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This Patch Could Replace ‘Best Before’ Dates on Perishable Food

Editor
It could reduce food waste and your risk of getting sick

In the future, you might worry a whole lot less about buying expired food — scientists at McMaster University in Canada have invented a see-through patch that warns when food contains dangerous bacteria. The group envisions the patch being used on the packaging of all kinds of mass-produced food items, including meat, eggs, dairy, and produce.

The patch effectively detects food-borne bacteria without tampering with the food sample; the process would be both low-touch and low-effort for consumers. A simple device or a smartphone could identify a signal from the packaging, indicating whether the food inside is safe to eat. According to the group’s testing, the device remained stable for up to 14 days before there was a significant risk for inaccuracy.

“In the future,” study author Hanie Yousefi explained to Medical News Today, “if you go to a store and you want to be sure the meat you’re buying is safe at any point before you use it, you’ll have a much more reliable way than the expiration date.”

The researchers believe mass-production of the patch would be relatively simple and inexpensive, making it easy for food manufacturers to incorporate into production.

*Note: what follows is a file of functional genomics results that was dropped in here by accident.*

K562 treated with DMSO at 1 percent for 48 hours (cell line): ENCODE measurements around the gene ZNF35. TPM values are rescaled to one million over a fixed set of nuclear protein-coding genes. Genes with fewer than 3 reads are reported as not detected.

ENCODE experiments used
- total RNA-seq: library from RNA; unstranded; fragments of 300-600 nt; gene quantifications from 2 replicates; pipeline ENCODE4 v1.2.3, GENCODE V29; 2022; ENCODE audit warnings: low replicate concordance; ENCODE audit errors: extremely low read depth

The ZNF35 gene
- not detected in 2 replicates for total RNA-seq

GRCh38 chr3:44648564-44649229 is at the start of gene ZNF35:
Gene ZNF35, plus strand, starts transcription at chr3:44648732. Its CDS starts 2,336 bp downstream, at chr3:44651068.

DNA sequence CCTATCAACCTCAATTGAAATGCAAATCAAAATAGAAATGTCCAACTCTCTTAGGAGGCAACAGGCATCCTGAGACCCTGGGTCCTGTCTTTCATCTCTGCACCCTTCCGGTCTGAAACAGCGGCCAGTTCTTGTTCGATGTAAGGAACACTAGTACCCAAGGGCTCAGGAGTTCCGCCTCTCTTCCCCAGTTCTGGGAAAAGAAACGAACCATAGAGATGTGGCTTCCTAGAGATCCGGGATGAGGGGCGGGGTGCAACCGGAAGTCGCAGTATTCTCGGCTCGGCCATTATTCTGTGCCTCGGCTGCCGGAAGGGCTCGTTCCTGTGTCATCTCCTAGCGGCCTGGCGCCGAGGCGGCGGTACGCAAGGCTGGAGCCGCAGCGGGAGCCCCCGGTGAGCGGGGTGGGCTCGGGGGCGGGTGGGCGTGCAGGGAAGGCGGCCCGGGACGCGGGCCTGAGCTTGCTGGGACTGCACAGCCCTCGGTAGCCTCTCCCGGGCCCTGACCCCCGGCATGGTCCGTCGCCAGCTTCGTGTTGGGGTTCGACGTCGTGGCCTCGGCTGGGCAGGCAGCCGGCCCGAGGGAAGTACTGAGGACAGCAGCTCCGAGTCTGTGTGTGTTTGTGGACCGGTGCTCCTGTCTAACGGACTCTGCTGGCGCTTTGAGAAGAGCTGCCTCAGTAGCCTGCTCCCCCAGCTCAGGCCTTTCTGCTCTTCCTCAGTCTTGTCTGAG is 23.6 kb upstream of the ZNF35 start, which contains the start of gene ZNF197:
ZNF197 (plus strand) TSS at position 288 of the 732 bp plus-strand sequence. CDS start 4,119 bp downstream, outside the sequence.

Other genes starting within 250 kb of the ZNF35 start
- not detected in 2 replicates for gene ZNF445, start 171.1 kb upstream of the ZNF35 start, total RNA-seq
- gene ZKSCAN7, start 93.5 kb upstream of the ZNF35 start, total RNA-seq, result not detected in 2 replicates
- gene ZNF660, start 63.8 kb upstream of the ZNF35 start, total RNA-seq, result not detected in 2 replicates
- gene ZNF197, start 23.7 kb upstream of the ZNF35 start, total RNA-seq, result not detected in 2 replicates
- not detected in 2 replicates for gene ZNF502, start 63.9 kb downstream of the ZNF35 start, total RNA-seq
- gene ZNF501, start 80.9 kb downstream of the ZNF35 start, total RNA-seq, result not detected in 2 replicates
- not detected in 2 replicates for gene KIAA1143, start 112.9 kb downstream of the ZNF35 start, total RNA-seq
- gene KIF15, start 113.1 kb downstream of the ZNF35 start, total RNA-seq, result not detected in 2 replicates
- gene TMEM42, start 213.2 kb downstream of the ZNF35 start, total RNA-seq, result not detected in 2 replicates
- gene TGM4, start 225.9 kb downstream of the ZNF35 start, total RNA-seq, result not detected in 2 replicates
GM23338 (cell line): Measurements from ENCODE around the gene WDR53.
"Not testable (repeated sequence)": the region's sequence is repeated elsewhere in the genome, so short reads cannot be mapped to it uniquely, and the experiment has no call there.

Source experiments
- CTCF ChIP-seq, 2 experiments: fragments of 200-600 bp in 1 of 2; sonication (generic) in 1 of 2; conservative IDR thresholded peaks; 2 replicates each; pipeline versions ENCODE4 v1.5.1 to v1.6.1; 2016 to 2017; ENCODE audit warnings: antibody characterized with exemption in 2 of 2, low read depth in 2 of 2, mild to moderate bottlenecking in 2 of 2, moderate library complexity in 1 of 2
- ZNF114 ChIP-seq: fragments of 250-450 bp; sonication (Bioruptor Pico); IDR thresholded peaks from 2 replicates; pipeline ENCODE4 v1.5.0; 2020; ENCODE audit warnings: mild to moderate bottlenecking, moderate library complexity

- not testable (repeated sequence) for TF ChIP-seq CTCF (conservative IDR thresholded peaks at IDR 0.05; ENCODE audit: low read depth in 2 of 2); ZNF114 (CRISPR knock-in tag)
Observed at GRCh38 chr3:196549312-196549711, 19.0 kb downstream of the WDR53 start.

“We knew that [the food industry] was an area where our work could have a potentially positive impact in people’s lives and human health,” explained Carlos Felipe, co-author of the study, to The Daily Meal. “The technique is quite easy and a simple printing process will allow adding this functionality to current packaging materials.”

According to the World Health Organization, almost one in 10 people fall ill from food poisoning every year.

The first iteration of the patch is designed to detect E. coli, which is responsible for approximately 96,000 illnesses each year according to 2014 data. The group hopes to expand the use of the patch to other common pathogens.

“We are currently working to create sensors for salmonella and listeria as the next phase of our work,” Felipe declared.

The patch could also work to reduce food waste, eliminating waste that’s produced when food is tossed based on a premature expiration date.

The invention certainly provides hope for a future with fewer food poisoning scares — but for now, you should check the expiration dates on these foods carefully. They’re the ones most likely to make you sick!

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